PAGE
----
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The main purpose of the Food Act 2006 (PDF 776KB) is to ensure food for sale is safe and suitable for human consumption. This Act requires Council to monitor the standard of operations in food premises and this is achieved by providing for the licensing of particular food businesses. Compliance with the Act will assist you in providing safe food for your customers. If your specific questions are not answered on this site, refer to Council.
The applicant for a licence must be a legal entity (e.g. person(s) or company).
Note - a business name or shop name is not a legal entity and cannot be the licence holder.

A mobile food premises is a vehicle from which a person sells unpackaged food by retail. A mobile food premises only requires licensing from one local Council area in Queensland from where it is based.

A mobile food business that conducts the following activities requires a licence from Council. If you are unsure if your business requires a licence, contact Council.
  • a food business that involves selling hamburgers from a motor vehicle
  • ice cream van
  • pie van (smoko truck)
  • mobile snack trucks
  • mobile food trailers
  • domestic water carriers
  • unpackaged food from a vending machine.
Non Profit Organisations
Non-profit organisations are considered licensable food businesses if they provide meals at a particular place on at least 12 days each financial year. Examples:
  • a restaurant, open daily to the public, operated by a sporting club to raise revenue for the club
  • a non-profit organisation preparing and selling meals to homeless persons at a homeless persons hostel
  • the preparation of meals by Meals on Wheels
  • mobile food van (providing meals) at a sporting ground.
Note: If the non-profit organisation is not preparing a ‘meal', then it is not considered a licensable food business. A meal is food that is meant to be eaten at a table with cutlery. This definition exempts sausage sizzles from being licensable activities.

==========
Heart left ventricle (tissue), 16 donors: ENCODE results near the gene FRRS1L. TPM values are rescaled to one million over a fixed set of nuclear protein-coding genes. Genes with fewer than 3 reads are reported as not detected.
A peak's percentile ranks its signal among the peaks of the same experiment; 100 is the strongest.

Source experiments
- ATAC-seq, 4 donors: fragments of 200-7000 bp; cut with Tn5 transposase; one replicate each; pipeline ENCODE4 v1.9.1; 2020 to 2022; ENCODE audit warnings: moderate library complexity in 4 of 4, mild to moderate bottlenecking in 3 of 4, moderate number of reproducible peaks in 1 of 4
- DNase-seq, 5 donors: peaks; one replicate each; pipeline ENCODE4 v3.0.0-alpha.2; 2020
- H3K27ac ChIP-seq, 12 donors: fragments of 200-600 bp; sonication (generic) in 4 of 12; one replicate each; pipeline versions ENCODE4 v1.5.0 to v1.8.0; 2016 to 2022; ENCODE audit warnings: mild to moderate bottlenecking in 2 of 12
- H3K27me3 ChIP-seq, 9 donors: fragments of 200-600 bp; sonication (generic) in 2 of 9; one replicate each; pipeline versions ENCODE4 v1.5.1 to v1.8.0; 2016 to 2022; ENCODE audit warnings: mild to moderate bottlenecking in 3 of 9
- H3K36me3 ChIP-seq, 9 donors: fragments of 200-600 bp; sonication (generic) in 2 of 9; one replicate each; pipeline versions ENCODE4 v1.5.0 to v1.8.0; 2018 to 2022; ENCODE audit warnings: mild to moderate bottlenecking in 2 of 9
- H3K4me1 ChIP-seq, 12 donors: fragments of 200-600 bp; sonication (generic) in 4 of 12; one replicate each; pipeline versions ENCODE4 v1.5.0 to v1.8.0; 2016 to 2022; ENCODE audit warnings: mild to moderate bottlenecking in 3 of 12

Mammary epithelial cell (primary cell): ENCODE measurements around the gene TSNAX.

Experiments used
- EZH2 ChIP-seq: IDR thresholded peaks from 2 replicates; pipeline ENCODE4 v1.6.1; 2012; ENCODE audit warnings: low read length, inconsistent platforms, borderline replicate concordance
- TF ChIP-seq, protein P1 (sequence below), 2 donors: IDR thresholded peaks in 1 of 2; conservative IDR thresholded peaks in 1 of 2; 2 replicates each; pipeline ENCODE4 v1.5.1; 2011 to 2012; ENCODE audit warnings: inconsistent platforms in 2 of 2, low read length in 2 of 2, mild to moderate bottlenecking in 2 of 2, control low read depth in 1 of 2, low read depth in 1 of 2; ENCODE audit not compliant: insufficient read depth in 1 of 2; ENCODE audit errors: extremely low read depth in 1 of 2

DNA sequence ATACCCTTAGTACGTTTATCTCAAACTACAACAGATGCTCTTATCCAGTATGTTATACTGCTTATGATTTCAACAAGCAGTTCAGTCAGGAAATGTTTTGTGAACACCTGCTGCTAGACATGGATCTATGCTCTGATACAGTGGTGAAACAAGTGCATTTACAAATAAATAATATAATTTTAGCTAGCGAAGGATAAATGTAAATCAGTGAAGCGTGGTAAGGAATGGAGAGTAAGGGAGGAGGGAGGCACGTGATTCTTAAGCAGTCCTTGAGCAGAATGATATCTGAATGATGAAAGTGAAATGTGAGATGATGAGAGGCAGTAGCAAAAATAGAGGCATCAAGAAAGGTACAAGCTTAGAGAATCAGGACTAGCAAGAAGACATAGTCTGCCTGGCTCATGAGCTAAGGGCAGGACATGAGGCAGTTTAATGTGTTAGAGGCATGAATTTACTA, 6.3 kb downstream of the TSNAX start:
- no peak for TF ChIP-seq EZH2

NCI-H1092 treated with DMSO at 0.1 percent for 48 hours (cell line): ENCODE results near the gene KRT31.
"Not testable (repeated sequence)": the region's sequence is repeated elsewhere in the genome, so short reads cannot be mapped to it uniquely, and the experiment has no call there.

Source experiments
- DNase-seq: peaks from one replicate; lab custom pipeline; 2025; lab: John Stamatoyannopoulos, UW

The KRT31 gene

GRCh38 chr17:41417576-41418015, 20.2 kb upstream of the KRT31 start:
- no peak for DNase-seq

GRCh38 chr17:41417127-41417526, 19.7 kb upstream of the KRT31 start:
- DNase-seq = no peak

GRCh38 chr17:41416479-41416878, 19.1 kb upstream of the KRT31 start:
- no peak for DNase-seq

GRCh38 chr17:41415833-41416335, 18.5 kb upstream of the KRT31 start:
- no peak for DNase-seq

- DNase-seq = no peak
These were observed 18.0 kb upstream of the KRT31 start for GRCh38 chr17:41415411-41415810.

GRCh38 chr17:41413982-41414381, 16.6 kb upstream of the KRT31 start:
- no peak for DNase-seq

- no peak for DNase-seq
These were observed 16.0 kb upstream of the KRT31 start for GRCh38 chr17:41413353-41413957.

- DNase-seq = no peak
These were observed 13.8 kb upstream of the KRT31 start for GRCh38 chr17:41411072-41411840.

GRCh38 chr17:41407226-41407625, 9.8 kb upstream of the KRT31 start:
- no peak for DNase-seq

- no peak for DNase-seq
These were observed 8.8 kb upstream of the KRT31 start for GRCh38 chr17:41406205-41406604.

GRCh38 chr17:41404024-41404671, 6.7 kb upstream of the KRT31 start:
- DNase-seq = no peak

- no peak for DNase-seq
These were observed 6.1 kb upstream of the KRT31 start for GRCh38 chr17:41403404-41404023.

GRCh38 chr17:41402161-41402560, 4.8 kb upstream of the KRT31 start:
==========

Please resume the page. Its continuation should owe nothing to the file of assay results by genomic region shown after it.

Even though a licence may not be required, you still have a responsibility to ensure the sale of safe and suitable food and an obligation to comply with the Food Standards Code. This includes the design, construction and fit out of your premises.

A food business that conducts only the following activities does not require a food licence from Council, but may need an approval from another government agency:
  • sale of pre-packaged food only
  • production of primary produce under an accreditation granted under the Food Production (Safety) Act 2000 (PDF 487KB), Part 5, for example, an abattoir or dairy farm
  • sale of unpackaged snack food that is not potentially hazardous:
    • biscuits and cakes
    • dried or glazed fruit
    • carob
    • chocolate bars
    • chocolates
    • churros
    • confectionary
    • corn chips and potato chips
    • crackers
    • croissants
    • doughnuts
    • dried vegetable chips
    • friands
    • meat jerky
    • muesli bars
    • muffins
    • nuts
    • popcorn
    • pretzels
    • puffed rice
    • soy chips
    • toasted corn
  • sale of whole fruit or vegetables
  • sale of seeds, spices, dried herbs, tea leaves, coffee beans, ground coffee and grinding of coffee beans
  • sale of drinks, other than fruit/vegetable juice processed at the place of sale, for example:
    • alcoholic drinks
    • soft drinks
    • tea or coffee
  • sale of ice including flavoured ice such as snow cones or bags of party ice
  • selling the following foods when they are not potentially hazardous:
    • cereals
    • cocoa
    • coconut
    • uncooked couscous
    • crushed, puffed or toasted nuts, grains and seeds
    • edible oil, for example, olive oil, vegetable oil and macadamia oil
    • flour
    • legumes
    • lentils
    • noodles
    • oats
    • uncooked pasta
    • preparations for spreading on bread, for example, honey, peanut butter, hazelnut spread, vegemite, jam and marmalade
    • quinoa
    • sugar
    • syrups, for example, golden syrup, maple syrup, rice syrup, malt syrup, glucose syrup and coconut syrup.